IMR Press / FBL / Volume 13 / Issue 4 / DOI: 10.2741/2783

Frontiers in Bioscience-Landmark (FBL) is published by IMR Press from Volume 26 Issue 5 (2021). Previous articles were published by another publisher on a subscription basis, and they are hosted by IMR Press on as a courtesy and upon agreement with Frontiers in Bioscience.

Cerebral blood flow changes in acute subarachnoid hemorrhage
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1 Department of Neurosurgery, University Hospital Mannheim, University of Heidelberg, Mannheim, Germany
Front. Biosci. (Landmark Ed) 2008, 13(4), 1594–1603;
Published: 1 January 2008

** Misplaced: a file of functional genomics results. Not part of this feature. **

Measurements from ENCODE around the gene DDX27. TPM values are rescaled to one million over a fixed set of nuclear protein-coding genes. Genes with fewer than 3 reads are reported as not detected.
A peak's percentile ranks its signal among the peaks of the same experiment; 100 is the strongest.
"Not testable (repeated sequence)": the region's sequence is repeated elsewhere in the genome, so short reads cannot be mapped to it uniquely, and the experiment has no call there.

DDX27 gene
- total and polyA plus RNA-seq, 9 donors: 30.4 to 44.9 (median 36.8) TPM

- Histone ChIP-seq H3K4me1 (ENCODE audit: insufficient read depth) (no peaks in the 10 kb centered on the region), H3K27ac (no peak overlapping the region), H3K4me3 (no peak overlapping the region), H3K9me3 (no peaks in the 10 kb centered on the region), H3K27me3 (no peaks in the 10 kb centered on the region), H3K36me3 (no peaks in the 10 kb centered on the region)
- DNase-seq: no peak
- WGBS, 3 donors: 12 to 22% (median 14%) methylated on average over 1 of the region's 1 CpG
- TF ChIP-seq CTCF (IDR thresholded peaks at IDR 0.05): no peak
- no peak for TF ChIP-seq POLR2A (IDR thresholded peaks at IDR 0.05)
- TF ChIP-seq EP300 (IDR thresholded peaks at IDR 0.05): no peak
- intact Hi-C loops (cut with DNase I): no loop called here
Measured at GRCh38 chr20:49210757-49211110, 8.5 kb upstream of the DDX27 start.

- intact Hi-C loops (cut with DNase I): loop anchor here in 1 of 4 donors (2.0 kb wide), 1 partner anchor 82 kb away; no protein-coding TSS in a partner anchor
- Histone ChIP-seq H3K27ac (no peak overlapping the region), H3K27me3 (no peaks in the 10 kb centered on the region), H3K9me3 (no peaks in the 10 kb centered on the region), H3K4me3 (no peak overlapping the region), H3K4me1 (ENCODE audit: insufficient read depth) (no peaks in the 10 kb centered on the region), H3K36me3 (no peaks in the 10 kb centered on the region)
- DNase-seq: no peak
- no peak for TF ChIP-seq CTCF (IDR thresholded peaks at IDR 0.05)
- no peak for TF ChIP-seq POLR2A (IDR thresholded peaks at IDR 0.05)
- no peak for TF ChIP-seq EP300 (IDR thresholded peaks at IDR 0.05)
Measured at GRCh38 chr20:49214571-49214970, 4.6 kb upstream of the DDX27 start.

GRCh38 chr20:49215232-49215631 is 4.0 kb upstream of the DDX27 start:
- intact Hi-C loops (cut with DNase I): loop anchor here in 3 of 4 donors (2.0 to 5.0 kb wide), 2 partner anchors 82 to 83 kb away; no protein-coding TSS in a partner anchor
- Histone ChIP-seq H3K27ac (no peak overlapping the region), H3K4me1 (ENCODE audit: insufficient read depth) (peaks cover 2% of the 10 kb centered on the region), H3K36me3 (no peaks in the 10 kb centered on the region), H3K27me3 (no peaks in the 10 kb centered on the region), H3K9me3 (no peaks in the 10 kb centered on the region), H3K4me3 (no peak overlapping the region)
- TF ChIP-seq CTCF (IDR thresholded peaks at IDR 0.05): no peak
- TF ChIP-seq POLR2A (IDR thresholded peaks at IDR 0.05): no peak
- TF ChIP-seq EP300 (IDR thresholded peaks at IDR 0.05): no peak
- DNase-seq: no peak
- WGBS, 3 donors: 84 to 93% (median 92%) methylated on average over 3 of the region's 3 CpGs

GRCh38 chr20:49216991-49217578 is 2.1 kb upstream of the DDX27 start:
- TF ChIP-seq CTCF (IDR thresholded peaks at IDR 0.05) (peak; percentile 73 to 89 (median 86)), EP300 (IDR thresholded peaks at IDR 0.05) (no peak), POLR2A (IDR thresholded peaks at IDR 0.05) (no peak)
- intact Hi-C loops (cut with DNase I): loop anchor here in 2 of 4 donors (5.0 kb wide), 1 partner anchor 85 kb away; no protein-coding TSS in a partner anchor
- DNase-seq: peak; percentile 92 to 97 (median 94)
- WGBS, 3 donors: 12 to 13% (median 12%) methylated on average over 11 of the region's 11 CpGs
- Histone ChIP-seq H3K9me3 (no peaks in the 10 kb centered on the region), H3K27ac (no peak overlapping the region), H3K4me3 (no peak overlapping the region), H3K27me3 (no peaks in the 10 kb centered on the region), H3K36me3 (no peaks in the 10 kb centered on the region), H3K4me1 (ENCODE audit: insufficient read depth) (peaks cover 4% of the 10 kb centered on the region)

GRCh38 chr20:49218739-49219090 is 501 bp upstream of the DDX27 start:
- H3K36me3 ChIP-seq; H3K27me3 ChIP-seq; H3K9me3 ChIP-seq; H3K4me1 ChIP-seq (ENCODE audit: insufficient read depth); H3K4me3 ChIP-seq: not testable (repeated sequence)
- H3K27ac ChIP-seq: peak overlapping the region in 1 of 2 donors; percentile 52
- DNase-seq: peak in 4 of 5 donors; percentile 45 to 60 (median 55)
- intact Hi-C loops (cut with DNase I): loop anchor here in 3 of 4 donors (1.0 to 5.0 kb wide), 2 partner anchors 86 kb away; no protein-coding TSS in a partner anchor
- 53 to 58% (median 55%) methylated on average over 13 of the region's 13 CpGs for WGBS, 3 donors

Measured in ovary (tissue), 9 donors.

Delayed vasospasm and secondary injury due to ischemia occur frequently in the setting of subarachnoid hemorrhage (SAH), and these changes have been well characterized within the last decades. Considerable effort has also been put into the development of therapeutic strategies and appropriate monitoring modalities. However, although in particular acute injury is known to contribute significantly to overall outcome in SAH, these immediate alterations still remain largely neglected in current research. Few studies exist to date which mainly describe rapid alterations in perfusion and metabolism. As the main characteristic of the very first minutes and hours after SAH, an immediate phase of CPP-independent hypoperfusion has been observed repeatedly both experimentally and clinically, and it has mostly been attributed to the development of acute vasospasm. Endothelin and nitric oxide, prime suspect in the pathogenesis of chronic vasospasm, may play a pivotal role in this early scenario, possibly being promoted by the drastic ICP increase and extravasation of blood compounds. The much disputed concept of inflammation in chronic vasospasm may not be applicable this early after the ictus, but mechanisms of cellular and structural changes causing microvascular platelet aggregation and immediate disruption of the basal lamina, however, are thought to contribute significantly to the imminent cascade of disturbances in perfusion and metabolism. This review is intended to summarize current insights and illustrate recent efforts to better understand alterations in cerebral perfusion in these very first minutes and hours after SAH which – at some point – may also be amenable to early therapeutic intervention.

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